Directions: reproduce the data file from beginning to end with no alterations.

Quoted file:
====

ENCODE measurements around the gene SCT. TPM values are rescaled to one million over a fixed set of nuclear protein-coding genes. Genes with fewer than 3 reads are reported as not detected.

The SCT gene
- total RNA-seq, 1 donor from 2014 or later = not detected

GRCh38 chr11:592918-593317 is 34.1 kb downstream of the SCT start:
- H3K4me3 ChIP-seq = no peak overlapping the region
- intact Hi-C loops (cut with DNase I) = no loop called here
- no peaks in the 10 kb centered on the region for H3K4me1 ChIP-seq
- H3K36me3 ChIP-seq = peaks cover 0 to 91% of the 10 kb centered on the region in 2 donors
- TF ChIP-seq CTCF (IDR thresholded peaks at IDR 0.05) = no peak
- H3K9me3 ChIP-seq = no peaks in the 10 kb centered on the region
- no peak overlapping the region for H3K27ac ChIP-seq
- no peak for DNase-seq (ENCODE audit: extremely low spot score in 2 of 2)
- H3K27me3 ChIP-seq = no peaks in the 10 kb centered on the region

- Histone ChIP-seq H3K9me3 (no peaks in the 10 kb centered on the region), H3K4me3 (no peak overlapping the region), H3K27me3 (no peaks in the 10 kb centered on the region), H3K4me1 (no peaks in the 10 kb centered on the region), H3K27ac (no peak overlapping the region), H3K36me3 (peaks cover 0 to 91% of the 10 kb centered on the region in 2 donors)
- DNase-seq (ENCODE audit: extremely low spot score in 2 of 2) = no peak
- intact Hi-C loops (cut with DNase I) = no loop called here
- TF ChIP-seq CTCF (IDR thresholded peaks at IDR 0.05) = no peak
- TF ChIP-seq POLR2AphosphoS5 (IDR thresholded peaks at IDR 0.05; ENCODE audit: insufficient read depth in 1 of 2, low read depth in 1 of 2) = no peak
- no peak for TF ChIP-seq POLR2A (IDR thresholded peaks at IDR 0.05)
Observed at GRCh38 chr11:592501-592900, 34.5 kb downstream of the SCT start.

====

ENCODE measurements around the gene SCT. TPM values are rescaled to one million over a fixed set of nuclear protein-coding genes. Genes with fewer than 3 reads are reported as not detected.

The SCT gene
- total RNA-seq, 1 donor from 2014 or later = not detected

GRCh38 chr11:592918-593317 is 34.1 kb downstream of the SCT start:
- H3K4me3 ChIP-seq = no peak overlapping the region
- intact Hi-C loops (cut with DNase I) = no loop called here
- no peaks in the 10 kb centered on the region for H3K4me1 ChIP-seq
- H3K36me3 ChIP-seq = peaks cover 0 to 91% of the 10 kb centered on the region in 2 donors
- TF ChIP-seq CTCF (IDR thresholded peaks at IDR 0.05) = no peak
- H3K9me3 ChIP-seq = no peaks in the 10 kb centered on the region
- no peak overlapping the region for H3K27ac ChIP-seq
- no peak for DNase-seq (ENCODE audit: extremely low spot score in 2 of 2)
- H3K27me3 ChIP-seq = no peaks in the 10 kb centered on the region

- Histone ChIP-seq H3K9me3 (no peaks in the 10 kb centered on the region), H3K4me3 (no peak overlapping the region), H3K27me3 (no peaks in the 10 kb centered on the region), H3K4me1 (no peaks in the 10 kb centered on the region), H3K27ac (no peak overlapping the region), H3K36me3 (peaks cover 0 to 91% of the 10 kb centered on the region in 2 donors)
- DNase-seq (ENCODE audit: extremely low spot score in 2 of 2) = no peak
- intact Hi-C loops (cut with DNase I) = no loop called here
- TF ChIP-seq CTCF (IDR thresholded peaks at IDR 0.05) = no peak
- TF ChIP-seq POLR2AphosphoS5 (IDR thresholded peaks at IDR 0.05; ENCODE audit: insufficient read depth in 1 of 2, low read depth in 1 of 2) = no peak
- no peak for TF ChIP-seq POLR2A (IDR thresholded peaks at IDR 0.05)
Observed at GRCh38 chr11:592501-592900, 34.5 kb downstream of the SCT start.